this staffing crisis in the NHS has escalating, and, yes, it is an awful


lot of money, we were working out a ten hour shift, you were pocketing a


grand, but ultimately there is no-one viable to do the job. They


point out it is A It is A It is yet another headline that is


telling us, screaming in our face, that the NHS is in crisis, something


needs to change an my concern here is, that this, this is is a vicious


cycle. This is going to, the more stories that come out like this, the


fewer people are going to want to pursue a career in the medical


tracks by. If they are giving ?5 an hour maybe they will. This is great


investigation, they have highlighted e-mails that have come from admin


staff going to medical staff, and highlighted the urgency in the


messages which demonstrates how desperate they are. In one say it


says sorry to send so many messages I am practically begging at this


point. That was one from the John Radcliffe Hospital. There soot one


saying can anyone help, it really is a matter of keeping the department


safe, so, I mean that just really raises questions of whether it is


safe for these do, to be working, if they are calling on people who have


weekend plans but they are being incentivised. They are crossing


their fingers. Easter is crunch time with with the holiday. OK very


quickly this made me giggle. The Mail, drivers must use SatNav to


pass the test. I often shout at my SatNav, so I am not sure I would


have passed my test if I had to use this in my test. What do you make of


this? No three point turns. It is great. It is, time change, so the


tests were set in the time when cars were different, so every time I a


drive a car, I don't own one. Aren't the roads the same? You need the


same skills? You don't. Because the cars are automatic, power steer,


they say we won't have the three point turn, we will have to the


learn how to use a SatNav system. That is a sensible reflection of how


cars are changed. You don't need to learn thousand use a three point


turn. I did do them. I can't drive. When I do pass the test I think I


will be happy I don't have to do a three point turn. Reversing round


the corner is the killer. It has become a multitasking. There is so


much technology in cars that part of the skill of driving is to learn to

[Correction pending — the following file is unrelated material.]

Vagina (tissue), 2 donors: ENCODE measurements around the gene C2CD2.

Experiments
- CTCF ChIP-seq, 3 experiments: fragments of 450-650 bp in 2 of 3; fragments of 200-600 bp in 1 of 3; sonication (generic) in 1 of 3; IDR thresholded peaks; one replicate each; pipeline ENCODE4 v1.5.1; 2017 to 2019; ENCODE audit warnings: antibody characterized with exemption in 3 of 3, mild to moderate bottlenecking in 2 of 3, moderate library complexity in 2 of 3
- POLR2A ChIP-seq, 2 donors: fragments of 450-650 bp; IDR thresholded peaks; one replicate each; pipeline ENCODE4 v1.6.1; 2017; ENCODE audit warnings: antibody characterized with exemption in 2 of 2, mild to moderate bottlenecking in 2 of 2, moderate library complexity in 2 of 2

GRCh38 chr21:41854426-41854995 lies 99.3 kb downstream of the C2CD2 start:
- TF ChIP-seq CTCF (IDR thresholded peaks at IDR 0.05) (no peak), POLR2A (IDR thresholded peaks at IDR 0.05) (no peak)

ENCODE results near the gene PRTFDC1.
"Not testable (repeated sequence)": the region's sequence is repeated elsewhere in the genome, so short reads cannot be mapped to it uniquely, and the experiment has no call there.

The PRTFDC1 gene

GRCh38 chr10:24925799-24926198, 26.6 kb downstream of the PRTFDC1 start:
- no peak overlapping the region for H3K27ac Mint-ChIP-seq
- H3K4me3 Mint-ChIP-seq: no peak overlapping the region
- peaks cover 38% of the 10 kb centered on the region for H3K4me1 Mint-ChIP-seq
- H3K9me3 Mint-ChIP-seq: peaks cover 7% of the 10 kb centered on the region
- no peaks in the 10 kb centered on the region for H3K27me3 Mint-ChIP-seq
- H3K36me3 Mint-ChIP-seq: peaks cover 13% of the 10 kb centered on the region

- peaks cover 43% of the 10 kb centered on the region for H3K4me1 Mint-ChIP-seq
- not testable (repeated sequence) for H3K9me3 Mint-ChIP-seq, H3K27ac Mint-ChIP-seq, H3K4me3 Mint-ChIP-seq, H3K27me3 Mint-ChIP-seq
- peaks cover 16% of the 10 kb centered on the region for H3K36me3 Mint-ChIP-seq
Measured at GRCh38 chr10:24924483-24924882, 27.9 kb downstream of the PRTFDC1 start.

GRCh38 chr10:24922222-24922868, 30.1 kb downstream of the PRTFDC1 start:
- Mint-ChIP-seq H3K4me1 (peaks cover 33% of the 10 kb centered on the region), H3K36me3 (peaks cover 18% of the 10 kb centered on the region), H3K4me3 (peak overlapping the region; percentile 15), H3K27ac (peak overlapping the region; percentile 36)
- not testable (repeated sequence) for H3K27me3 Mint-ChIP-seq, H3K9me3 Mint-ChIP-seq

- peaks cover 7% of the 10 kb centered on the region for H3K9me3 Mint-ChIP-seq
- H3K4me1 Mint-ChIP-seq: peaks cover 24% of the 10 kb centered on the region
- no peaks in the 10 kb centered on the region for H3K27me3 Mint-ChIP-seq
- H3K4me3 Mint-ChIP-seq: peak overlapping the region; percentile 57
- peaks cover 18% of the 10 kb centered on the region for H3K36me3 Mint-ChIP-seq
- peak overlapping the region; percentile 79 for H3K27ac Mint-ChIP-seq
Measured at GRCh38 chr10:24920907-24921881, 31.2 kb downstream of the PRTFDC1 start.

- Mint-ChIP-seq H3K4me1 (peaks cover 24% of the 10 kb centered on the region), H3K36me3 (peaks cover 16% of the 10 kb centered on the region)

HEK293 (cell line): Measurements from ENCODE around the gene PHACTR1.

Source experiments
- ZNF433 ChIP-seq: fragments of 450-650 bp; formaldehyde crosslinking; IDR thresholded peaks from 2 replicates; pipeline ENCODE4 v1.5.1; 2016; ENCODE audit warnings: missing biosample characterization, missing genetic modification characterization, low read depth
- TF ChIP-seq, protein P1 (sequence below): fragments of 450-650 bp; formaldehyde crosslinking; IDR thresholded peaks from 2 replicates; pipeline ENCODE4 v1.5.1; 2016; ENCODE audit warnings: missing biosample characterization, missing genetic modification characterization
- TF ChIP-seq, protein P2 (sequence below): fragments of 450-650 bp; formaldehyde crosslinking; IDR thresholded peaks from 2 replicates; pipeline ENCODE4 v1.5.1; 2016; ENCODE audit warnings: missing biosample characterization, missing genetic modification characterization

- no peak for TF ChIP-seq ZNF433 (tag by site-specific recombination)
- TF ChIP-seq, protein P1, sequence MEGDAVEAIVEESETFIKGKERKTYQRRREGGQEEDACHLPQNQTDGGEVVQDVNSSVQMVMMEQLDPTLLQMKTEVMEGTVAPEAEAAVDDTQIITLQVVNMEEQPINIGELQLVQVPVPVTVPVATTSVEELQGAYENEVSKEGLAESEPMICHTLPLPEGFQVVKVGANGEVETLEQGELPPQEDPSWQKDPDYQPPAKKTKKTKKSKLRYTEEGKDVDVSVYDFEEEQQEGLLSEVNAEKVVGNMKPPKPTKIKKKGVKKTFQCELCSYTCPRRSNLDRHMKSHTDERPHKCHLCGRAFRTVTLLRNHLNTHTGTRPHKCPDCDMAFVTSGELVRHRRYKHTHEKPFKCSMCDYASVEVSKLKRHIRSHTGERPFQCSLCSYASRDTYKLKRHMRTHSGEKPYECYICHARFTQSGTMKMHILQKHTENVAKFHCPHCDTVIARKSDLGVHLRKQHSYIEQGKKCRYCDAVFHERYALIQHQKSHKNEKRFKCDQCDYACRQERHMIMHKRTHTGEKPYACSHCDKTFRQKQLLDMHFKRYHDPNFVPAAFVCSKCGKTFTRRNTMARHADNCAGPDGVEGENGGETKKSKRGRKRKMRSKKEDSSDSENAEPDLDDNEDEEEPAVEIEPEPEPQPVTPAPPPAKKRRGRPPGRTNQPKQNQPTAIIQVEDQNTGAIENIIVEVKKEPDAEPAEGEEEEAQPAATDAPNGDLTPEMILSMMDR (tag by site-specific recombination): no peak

multitask, you have to listen to your SatNav and drive. It is right


they test that. Maybe the test should be avoid your phone while you


are being tested. Introduce the distractions. I wonder if we can get


one more in, talking about car, and, they are saying that car loans could


be, could equal or have echoes of the subprime mortgage crisis, that


is worrying. This is a story in the Telegraph saying that the amount


being or borrowed to buy new cars has trebled in the last eight years,


to ?30 billion a year. Adds you say, echos of the subprime crisis, and it


is scary, this is getting out of control and I think the issue is we


are forgetting what the subprime crisis was like, and what damage


that really did cause. Our memories are fading. Unlike, in a way it is


worse with cars because you can never pay it off. If if they were


over-11ing with houses you would pay it off, but a car depreciates, you


still need another car. Would you stretch yourselves? The past we


would stretch ourselves for a mortgage, would you stretch yourses


for a car? No. Financially? No. But I live in London so I don't need a


car. It would be different for someone who doesn't have the


transport link we have and do need a car to get round. We will end it


there but the Bank of England are investigating this, because there


are huge, huge concerns, but you will be back in half an is now yes.


For our final Payners. Please do Helen.


That it is from the Payner, we have the headlines coming up and of


course, another look at The Papers at 11.30. Stay tuned. This is BBC


News. Quite a cool day for most us today


and chilly in some parts of the country. And this isn't